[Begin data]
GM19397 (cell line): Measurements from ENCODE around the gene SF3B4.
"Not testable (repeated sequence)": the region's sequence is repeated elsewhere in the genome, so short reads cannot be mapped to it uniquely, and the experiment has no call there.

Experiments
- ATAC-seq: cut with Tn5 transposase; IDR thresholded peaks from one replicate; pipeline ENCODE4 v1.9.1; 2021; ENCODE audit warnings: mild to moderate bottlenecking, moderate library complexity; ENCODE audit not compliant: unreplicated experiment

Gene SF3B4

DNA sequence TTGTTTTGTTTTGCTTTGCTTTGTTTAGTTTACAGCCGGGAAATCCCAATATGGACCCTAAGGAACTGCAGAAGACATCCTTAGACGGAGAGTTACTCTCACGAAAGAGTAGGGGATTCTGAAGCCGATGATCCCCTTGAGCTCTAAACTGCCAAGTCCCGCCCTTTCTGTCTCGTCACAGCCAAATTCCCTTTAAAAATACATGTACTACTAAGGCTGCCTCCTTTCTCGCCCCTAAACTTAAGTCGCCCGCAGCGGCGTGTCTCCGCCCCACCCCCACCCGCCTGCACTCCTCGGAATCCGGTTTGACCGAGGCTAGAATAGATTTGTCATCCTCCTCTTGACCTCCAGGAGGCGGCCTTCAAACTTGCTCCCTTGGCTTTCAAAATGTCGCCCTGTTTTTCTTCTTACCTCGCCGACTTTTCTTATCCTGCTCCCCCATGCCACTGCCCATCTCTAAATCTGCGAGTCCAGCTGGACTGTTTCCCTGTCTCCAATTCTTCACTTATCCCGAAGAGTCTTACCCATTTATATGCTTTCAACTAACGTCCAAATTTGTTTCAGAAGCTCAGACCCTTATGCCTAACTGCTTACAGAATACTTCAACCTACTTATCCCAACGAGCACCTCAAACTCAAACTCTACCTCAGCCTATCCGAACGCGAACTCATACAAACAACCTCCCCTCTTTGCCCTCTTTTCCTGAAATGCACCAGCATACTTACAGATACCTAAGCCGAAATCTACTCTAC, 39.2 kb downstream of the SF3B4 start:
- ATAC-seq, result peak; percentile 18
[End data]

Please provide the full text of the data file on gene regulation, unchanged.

GM19397 (cell line): Measurements from ENCODE around the gene SF3B4.
"Not testable (repeated sequence)": the region's sequence is repeated elsewhere in the genome, so short reads cannot be mapped to it uniquely, and the experiment has no call there.

Experiments
- ATAC-seq: cut with Tn5 transposase; IDR thresholded peaks from one replicate; pipeline ENCODE4 v1.9.1; 2021; ENCODE audit warnings: mild to moderate bottlenecking, moderate library complexity; ENCODE audit not compliant: unreplicated experiment

Gene SF3B4

DNA sequence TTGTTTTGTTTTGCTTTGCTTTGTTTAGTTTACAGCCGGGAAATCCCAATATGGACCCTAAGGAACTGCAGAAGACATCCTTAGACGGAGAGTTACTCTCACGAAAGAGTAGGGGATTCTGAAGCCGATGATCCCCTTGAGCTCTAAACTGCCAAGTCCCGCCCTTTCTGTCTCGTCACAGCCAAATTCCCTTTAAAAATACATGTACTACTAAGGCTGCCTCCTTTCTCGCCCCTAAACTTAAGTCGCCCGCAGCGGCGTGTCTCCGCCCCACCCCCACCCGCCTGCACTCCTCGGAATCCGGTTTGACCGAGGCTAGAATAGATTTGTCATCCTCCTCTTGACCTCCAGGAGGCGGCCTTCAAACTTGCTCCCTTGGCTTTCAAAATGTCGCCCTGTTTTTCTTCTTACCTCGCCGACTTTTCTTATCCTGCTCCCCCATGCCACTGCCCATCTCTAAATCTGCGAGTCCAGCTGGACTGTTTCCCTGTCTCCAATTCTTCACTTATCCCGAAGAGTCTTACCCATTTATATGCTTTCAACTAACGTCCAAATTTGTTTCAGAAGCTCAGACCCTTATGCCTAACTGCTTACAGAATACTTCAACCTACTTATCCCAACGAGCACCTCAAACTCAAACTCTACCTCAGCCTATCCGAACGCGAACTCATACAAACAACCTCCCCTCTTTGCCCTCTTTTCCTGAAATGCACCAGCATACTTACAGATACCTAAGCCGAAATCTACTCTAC, 39.2 kb downstream of the SF3B4 start:
- ATAC-seq, result peak; percentile 18